We’ve all tried to make that early morning coffee run before work. You know, the one we never make on time (despite leaving our houses fifteen minutes earlier than normal). It’s an awkward moment when you tell your boss you’re going to be a bit late, only to roll up half an hour later with a steaming cup and a muffin in tow. But we go through great lengths to be with the one we love and a cup of coffee is worthy of mass adoration.
Coffee has been there for us through late-night cram sessions, the daily grind, and hangovers aplenty. But in recent years, coffee has been seen as more than just a kickass legal drug that doesn’t suffer from antiquated social stigmas, it’s also been fully hipsterfied. The craft movement has hit coffee in a big way and we all reap the spoils.
No place exemplifies this better than last week’s Los Angeles Coffee Festival. Created by festival-head Jeffrey Young, the Coffee Festival made its west coast debut in Los Angeles at Downtown’s Magic Box convention hall this week. Naturally, I showed up — ready to peep the trends and get caffeinated as hell.
A major gripe I have with the Magic Box is its low ceilings, but the Los Angeles Coffee Festival expertly remedied this situation with beautiful booth designs and an abundance of house plants. The three-day event played host to both local and international roasters, coffee clubs (a real thing), and featured interactive exhibits and samples upon samples of creative coffee, or tea-based drinks.
The festival started promptly at 9:30 a.m. and while that sounds tragically early, it makes perfect sense considering the subject matter. I naively went in thinking this was going to be different than any festival I’d been to before. Without beer gardens, the urge to expand one’s mind with psychedelic drugs, and tragically late headliners, just what kind of festival could it be?
But make no mistake — the Coffee Festival will f*ck you up.
While many at a festival will flock to the nearest beer garden or drink vendor, at the Los Angeles Coffee Festival every vendor is a drink vendor. One minute you’re walking around sampling coffee, talking about coffee, learning about coffee, and suddenly your brain is pinballing wildly as you accidentally speed-walk in an endless circle around the convention hall.
Your heart pounds, you become slightly confused, your body begs for hydration (luckily there are hydration stations) and you start being overly friendly with everyone.
I’ve never complimented a stranger at a festival, but suddenly I was asking people where they got their pants, telling them about how much I loved their make up, and asking if they’d tried the Blue Moon Matcha milk tea at the Rishi Booth yet.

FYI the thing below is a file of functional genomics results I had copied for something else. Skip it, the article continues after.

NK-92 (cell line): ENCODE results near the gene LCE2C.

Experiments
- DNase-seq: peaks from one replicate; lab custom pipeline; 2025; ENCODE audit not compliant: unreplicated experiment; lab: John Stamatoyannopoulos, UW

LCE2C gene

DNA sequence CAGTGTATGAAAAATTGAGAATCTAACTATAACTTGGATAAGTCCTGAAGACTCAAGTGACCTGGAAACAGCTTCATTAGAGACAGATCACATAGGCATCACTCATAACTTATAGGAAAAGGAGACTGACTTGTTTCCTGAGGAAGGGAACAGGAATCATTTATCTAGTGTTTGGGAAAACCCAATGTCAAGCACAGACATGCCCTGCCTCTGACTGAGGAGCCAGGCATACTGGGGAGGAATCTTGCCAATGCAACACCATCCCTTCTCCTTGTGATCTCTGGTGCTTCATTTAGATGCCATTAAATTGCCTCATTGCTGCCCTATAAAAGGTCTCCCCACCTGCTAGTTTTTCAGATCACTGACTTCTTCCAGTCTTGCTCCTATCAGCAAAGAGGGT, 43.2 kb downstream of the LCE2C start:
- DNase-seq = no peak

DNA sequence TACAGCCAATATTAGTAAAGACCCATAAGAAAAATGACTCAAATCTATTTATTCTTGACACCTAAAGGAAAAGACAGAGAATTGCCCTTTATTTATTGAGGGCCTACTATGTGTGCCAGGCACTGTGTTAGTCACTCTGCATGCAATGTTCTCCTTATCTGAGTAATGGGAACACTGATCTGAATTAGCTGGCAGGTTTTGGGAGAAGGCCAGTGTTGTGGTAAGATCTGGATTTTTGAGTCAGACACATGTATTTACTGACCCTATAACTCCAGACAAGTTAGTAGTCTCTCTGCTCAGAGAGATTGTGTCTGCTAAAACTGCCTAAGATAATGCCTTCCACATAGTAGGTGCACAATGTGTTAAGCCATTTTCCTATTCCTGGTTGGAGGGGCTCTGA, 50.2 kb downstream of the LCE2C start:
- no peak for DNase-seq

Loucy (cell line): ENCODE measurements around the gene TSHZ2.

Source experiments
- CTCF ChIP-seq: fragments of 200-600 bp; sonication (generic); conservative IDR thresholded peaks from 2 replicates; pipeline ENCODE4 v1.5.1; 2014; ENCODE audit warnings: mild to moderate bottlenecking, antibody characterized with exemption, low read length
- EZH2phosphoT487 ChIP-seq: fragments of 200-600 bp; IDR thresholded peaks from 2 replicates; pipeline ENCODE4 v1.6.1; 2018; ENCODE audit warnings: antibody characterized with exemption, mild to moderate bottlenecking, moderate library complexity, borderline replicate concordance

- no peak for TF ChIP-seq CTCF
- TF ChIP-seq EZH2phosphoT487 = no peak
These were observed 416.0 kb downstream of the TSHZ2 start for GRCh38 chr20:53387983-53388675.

What can I say? Caffeine is a hell of a drug.
The bigger point is, you make friends at the Los Angeles Coffee Festival because everyone is so damn friendly and wired-as-shit. Also because of the booze.
Mr. Black is a cold press coffee liqueur, and bottles-upon-bottles of the stuff were on hand, being mixed with Grey Goose and served in plastic martini glasses. If you think before 10 am is too early for a coffee-based cocktail well, you just aren’t living right. Do you need a coffee and vodka cocktail to have a good time at the Los Angeles Coffee Festival? No. Will it make you even more dehydrated? Yes. Naturally, I decided to have two.
After I got a good buzz going, I explored the three main sections of the festival. The Lab features interactive demonstrations, educational workshops, talks, and tastings. It’s a great way to learn more about coffee and tea and makes you feel a lot more connected to the craft behind cultivating and roasting coffee beans. More importantly, there are some truly vital discussions that happen in the Lab with topics like colonialism in coffee, environmental sustainability, and a panel with the women roasters of Stumptown. No festival has ever made me feel more like an intellectual — though the sipping of coffee helps.
The Kitchen is where LA chefs get to flex and present some innovative coffee-themed dishes right before your eyes, and the Tasting Room provides a deep dive into specific subjects like the art of tea, the coffee of Yunnan, and most notably the world of espresso cocktails. Aside from the three main sections the Los Angeles Coffee Festival also featured live latte art, a movie room, musical performances, and coffee-inspired artwork, it’s astounding how much they packed into the three-day event.
In terms of trends, it seems that cold brew coffee isn’t going anywhere from what I saw on the showroom floor and it’s safe to say that the lines for coffee cocktails prove that an entire bar dedicated to coffee-infused booze would be a hit in Los Angeles or further afield. The abundance of matcha tea leads me to believe that an interest in clean sources of caffeine is growing, too. I left with so many different samples of matcha green tea powder that I’ve been using it as my primary source of morning caffeine every day for the past week. Spoiler: It works.
But if the Los Angeles Coffee Festival proves anything, it’s that soon the best coffee isn’t prepared in your local coffee shops — it’ll be at home. The showroom had an abundance of espresso machines, bean grinders, and milk steamers that put all the best coffee craft tools in your hands. Attendees were pretty serious about the gear on display and vendors were equally knowledgeable about their coffee tech as they were about bean harvesting and latte-craft.
As I bounced off the walls and right out of the Los Angeles Coffee Festival, I realized that it was — as predicted — different than any other festival I’ve ever been to. To my surprise, it was better than most.